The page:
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Robyn Hitchcock - Robyn Hitchcock

Robyn Hitchcock - Robyn Hitchcock

Robyn Hitchcock can’t stop releasing music. At age 64, and on his 21st studio album, Hitchcock has spent three decades defining his longing, at times foppish, strand of British psych-melancholia. While time is often unkind to independently minded artists like Hitchcock, who has collaborated over the years with the likes of Gillian Welch and Nick Lowe, the issue with this most recent self-titled release is one of inspiration, rather than over-saturation. Here, too, Hitchcock has surrounded himself with a crack-team of session musicians, including Americana veterans such as Emma Swift and Wilco’s Pat Sansone. That rich country backing keeps things interesting, even if it doesn’t always fit like a glove for Hitchcock’s pysch-rock leanings. Hitchcock announces himself on album opener “I Want To Tell You What I Want”,  although for such a strong declarative sentiment his seemingly empathetic desire to “feel what it’s like to be someone else” doesn’t make much impact as the album progresses. Hitchcock deemed this album in a recent interview with NPR to be an “ecstatic work of negativity”, but the paint-by-numbers genre choices of these songs, and the mealy-mouthed psychedelic lyrics, offer only occasional moments of clarity.

Throughout, Hitchcock employs a variety of musical styles honed by the last three decades of musical experimentation, though rarely expanding or advancing them. A recent move to Nashville dapples country-rock tracks like “I Pray When I’m Drunk” and the twangy opening chords on “Detective Mindhorn”, although the bawdy, pseudo-sexual lyrics on the former are a distinct misfire. Better are Hitchcock’s dispatches from the moody psychedelia that has always underpinned his work. The buzzing, scuzzy guitars of “Virginia Woolf” merge trippy insights into British popular memory, with the same nasal tone that originally drew him favorable comparisons to Lennon or Syd Barrett. Ditto the charming garage rock of “Mad Shelley’s Letterbox”, which churns along memorably even if it never scratches the surface of coherent meaning. And that’s one of the most annoying paradoxes on Robyn Hitchcock. Songs, like the slow-burning “Sayonara Judge”, seem totally at odds with the word-generator psych of tracks like “Autumn Sunglasses” or “Time Coast”. The album may bear the creator’s name, but its fractured state leaves innumerable dead-ends for the audience and little unity among the songs themselves.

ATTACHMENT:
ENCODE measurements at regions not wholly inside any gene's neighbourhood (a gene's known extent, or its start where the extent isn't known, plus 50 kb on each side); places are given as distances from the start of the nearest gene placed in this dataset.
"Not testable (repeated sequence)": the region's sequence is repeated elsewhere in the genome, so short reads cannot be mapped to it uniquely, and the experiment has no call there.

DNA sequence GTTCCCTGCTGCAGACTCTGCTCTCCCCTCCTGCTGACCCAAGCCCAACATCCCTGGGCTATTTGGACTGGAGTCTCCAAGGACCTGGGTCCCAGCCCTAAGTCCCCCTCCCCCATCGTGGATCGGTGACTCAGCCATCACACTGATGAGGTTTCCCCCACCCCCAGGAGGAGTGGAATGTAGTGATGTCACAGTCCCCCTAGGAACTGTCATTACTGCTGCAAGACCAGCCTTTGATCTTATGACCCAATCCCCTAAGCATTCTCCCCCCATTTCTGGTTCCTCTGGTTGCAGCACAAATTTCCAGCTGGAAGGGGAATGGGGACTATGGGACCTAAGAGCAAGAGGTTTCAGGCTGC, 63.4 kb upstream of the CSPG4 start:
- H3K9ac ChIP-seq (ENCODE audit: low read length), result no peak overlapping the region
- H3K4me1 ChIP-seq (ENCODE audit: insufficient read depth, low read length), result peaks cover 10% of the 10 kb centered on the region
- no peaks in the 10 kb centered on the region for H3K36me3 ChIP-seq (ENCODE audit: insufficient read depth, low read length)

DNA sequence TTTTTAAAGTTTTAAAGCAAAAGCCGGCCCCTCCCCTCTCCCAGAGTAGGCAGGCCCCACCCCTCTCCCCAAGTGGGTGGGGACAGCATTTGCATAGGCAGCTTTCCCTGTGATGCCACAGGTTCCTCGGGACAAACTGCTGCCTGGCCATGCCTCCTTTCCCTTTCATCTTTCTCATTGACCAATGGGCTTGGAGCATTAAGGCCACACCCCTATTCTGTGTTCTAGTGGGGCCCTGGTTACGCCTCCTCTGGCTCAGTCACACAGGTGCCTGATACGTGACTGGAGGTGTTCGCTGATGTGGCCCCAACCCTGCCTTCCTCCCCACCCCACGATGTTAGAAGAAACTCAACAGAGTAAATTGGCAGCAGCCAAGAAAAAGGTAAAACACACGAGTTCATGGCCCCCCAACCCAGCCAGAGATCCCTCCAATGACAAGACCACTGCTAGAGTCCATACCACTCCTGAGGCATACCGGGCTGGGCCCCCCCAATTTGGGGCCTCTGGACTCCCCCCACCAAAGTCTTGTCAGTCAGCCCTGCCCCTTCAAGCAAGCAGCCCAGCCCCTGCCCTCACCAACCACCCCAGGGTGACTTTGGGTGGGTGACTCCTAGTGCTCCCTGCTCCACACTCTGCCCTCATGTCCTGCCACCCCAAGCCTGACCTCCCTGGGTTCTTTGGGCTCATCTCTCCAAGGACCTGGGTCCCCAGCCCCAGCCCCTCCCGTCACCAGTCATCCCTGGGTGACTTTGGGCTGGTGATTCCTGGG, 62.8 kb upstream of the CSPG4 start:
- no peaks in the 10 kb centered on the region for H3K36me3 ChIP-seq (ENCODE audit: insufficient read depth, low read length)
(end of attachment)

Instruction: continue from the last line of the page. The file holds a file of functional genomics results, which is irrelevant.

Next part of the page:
Occasionally Hitchcock hits the true musical sweet-spot. On backwards looking tracks, particularly “1970 in Aspic” and “Raymond and the Wires”, we catch glimpses of a gentle, reflective artist remembering times and relationships long past. He acknowledges that 1970 “sits in amber”, backing vocals swirling around him in longing for a London he loved a lifetime ago. Likewise, “Raymond…” captures the same mellow, ebullient fascination with transit that once made “Trams of New London” such a treat. Hitchcock has always had a way of writing lovingly about the special peculiarities of our travel, the “silent way” it moves. Here, juxtaposed against the realization in late life that he never knew his “lonesome dad”, it adds a depth and weight that distinguishes it from the album’s heaping helpings of ostentatious psych prattle and faux-country. After 21 albums, Hitchcock is still hovering around his strengths. It’s a shame that this album, the one bearing his name and intentions to tell us what he wants, doesn’t have more to say.

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